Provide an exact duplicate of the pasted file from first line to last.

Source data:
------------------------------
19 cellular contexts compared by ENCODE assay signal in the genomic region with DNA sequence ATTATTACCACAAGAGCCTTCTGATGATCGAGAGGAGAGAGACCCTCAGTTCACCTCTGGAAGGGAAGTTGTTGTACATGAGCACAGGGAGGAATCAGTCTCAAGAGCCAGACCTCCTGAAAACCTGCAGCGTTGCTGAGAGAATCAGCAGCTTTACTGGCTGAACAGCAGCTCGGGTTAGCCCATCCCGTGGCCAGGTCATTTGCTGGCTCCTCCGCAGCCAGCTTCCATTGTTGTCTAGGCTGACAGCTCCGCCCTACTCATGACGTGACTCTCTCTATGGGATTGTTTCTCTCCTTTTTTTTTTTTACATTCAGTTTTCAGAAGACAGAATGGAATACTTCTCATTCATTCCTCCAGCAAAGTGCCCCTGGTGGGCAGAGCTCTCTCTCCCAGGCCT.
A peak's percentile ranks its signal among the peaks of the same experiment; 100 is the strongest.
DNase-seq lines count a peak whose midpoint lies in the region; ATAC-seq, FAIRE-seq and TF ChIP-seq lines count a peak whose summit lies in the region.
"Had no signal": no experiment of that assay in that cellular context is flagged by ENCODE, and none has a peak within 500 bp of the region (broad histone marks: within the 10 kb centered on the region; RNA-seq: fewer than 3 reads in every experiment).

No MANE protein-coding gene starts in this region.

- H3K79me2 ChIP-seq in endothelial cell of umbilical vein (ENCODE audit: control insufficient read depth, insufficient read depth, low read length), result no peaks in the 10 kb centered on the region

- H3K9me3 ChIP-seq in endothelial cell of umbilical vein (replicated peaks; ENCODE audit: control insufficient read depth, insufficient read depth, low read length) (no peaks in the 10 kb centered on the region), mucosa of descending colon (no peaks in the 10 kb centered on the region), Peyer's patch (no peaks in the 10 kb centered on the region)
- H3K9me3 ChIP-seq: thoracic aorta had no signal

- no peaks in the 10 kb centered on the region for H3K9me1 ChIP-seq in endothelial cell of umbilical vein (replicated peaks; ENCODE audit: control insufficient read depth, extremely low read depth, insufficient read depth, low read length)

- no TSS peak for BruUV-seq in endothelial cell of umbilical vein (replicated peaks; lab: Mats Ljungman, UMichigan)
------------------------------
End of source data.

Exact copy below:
19 cellular contexts compared by ENCODE assay signal in the genomic region with DNA sequence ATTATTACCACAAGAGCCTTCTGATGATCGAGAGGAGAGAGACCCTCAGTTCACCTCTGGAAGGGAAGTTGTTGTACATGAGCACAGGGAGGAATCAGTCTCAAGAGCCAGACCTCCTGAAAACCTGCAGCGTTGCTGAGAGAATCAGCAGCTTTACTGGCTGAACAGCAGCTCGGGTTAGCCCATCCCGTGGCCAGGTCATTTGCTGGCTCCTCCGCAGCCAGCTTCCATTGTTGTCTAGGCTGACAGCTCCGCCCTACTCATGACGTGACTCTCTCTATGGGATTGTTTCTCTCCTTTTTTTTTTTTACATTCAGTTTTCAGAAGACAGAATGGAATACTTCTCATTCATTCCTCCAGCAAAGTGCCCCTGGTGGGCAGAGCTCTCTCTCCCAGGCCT.
A peak's percentile ranks its signal among the peaks of the same experiment; 100 is the strongest.
DNase-seq lines count a peak whose midpoint lies in the region; ATAC-seq, FAIRE-seq and TF ChIP-seq lines count a peak whose summit lies in the region.
"Had no signal": no experiment of that assay in that cellular context is flagged by ENCODE, and none has a peak within 500 bp of the region (broad histone marks: within the 10 kb centered on the region; RNA-seq: fewer than 3 reads in every experiment).

No MANE protein-coding gene starts in this region.

- H3K79me2 ChIP-seq in endothelial cell of umbilical vein (ENCODE audit: control insufficient read depth, insufficient read depth, low read length), result no peaks in the 10 kb centered on the region

- H3K9me3 ChIP-seq in endothelial cell of umbilical vein (replicated peaks; ENCODE audit: control insufficient read depth, insufficient read depth, low read length) (no peaks in the 10 kb centered on the region), mucosa of descending colon (no peaks in the 10 kb centered on the region), Peyer's patch (no peaks in the 10 kb centered on the region)
- H3K9me3 ChIP-seq: thoracic aorta had no signal

- no peaks in the 10 kb centered on the region for H3K9me1 ChIP-seq in endothelial cell of umbilical vein (replicated peaks; ENCODE audit: control insufficient read depth, extremely low read depth, insufficient read depth, low read length)

- no TSS peak for BruUV-seq in endothelial cell of umbilical vein (replicated peaks; lab: Mats Ljungman, UMichigan)